By Errol Castens/Daily Journal Oxford Bureau
After a month of courtesy tickets that simply gave information to drivers about Oxford’s new parking enforcement, the city began “hard” enforcement last week to move long-term parking off-street and leave storefront parking for short-term shoppers and diners. Daily Journal reporter Errol Castens visited with Ed Urrutia, regional manager for Standard Parking, which oversees enforcement of the two-hour limit for on-street parking downtown.
Q: Why is parking management such an issue in Oxford?
A: On-street premium parking space is probably the most valuable real estate in Oxford. You can’t build any more of it, so we have a very fixed inventory of those spaces to take care of visitors and shoppers downtown. The program we’re working with is designed to ensure that short-term parkers park in the on-street spaces, and long-term parkers park in the off-street parking lots.
Another piece of that is an examination of how many spaces do we need. We probably can’t continue to grow the city and build surface parking lots to satisfy short- or long-term demand. We’re probably going to have to build a parking structure very close in that’s user-friendly for more short-term and long-term parkers.
Q: Doesn’t there seem to be a shift already to more open storefront spaces and more competition for the long-term free parking lots?
A: That’s the shift that we expected. I think the amount of long-term parking on the square was even greater than we had perceived. I think everybody was a bit surprised that it was as big a problem as it is, hence the mayor and Board of Aldermen are moving as quickly as possible to increase the supply.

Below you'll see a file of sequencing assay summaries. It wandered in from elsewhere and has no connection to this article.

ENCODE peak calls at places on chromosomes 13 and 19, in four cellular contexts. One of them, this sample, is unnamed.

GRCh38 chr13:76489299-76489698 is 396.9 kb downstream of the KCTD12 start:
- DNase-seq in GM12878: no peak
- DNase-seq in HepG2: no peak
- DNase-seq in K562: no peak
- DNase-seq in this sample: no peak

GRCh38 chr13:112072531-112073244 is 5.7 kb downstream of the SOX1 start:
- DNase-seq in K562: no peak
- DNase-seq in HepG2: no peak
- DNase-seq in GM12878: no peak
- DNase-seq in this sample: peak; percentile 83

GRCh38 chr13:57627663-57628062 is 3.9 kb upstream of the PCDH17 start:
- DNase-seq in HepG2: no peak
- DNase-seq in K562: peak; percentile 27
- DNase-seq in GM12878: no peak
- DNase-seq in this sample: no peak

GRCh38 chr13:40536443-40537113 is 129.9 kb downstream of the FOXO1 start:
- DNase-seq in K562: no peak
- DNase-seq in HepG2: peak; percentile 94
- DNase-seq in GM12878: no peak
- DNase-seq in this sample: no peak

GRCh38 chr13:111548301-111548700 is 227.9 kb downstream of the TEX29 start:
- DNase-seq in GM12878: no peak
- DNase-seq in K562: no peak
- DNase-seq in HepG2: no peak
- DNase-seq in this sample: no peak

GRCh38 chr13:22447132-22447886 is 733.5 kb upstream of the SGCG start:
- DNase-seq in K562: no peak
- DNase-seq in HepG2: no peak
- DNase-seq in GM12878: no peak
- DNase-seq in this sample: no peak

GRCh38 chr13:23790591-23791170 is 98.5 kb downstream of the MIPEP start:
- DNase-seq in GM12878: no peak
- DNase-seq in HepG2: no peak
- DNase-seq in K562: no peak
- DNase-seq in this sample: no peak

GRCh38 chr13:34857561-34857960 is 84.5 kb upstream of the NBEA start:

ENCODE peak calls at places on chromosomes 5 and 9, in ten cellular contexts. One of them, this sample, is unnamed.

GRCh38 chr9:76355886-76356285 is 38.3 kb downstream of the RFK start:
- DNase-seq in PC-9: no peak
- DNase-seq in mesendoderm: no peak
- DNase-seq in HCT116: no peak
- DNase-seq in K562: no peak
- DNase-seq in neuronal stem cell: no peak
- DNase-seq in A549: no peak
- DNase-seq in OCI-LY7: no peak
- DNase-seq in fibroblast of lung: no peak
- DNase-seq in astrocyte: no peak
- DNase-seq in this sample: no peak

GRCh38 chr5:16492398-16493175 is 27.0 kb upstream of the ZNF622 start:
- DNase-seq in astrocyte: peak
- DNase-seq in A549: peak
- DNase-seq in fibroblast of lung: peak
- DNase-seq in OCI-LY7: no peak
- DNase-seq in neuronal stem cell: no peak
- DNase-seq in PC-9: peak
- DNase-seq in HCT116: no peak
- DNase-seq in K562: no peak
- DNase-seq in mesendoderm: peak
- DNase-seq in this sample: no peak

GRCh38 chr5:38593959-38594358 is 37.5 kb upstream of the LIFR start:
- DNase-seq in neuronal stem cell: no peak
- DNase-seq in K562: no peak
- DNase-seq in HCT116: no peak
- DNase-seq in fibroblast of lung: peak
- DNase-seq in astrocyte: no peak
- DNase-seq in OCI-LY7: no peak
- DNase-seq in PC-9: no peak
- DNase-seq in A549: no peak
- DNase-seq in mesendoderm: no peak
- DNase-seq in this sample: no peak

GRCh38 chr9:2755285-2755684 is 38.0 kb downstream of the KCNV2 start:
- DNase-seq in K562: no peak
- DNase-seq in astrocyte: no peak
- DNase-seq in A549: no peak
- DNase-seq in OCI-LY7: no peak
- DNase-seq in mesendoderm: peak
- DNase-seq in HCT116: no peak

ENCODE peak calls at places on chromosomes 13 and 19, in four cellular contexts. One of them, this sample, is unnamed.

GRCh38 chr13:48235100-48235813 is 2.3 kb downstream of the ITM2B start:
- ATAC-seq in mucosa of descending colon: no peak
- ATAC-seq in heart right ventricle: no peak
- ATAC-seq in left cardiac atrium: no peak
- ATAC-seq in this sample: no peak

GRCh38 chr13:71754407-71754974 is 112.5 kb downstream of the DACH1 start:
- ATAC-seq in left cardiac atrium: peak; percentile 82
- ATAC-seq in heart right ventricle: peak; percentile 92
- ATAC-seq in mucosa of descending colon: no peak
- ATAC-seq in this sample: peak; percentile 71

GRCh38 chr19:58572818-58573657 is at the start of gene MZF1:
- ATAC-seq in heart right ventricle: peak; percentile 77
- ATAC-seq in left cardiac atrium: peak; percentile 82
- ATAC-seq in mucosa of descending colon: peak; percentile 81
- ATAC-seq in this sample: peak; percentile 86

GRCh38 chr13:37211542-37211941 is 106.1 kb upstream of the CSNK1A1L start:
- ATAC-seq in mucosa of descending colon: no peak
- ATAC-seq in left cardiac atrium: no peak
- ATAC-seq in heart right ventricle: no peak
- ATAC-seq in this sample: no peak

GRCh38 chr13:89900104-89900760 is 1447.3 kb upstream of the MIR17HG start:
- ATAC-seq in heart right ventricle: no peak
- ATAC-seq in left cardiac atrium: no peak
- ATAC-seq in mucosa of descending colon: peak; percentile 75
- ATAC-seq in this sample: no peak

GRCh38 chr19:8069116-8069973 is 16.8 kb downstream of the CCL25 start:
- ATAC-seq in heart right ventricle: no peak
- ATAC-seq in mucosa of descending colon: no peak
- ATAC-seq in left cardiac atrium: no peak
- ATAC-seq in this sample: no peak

Here on Friday – a busy day – at 12:30, even with all the long-term relocations to the free lots, we still had only 12 empty on-street spaces. It just tells you how large an issue it really was, and it makes you wonder where all those short-term parkers were going before.
Q: What’s the effect on business in downtown?
A: It’s a change for the community, and hopefully the community realizes that at some point, when you see the remarkable growth, you have to deal with issues it creates.
This has become my favorite place to travel to. I just love Oxford – it’s charming, it’s friendly and it’s safe downtown – but with that success come these kinds of problems, and I think the community is coming around to the point of view that if we want to maintain this growing, bright light of a city, then we have to figure out what to do to make it as convenient as possible.
The last thing you want your customers asking is, ‘Do I really want to go down there?’ because there’s a parking problem.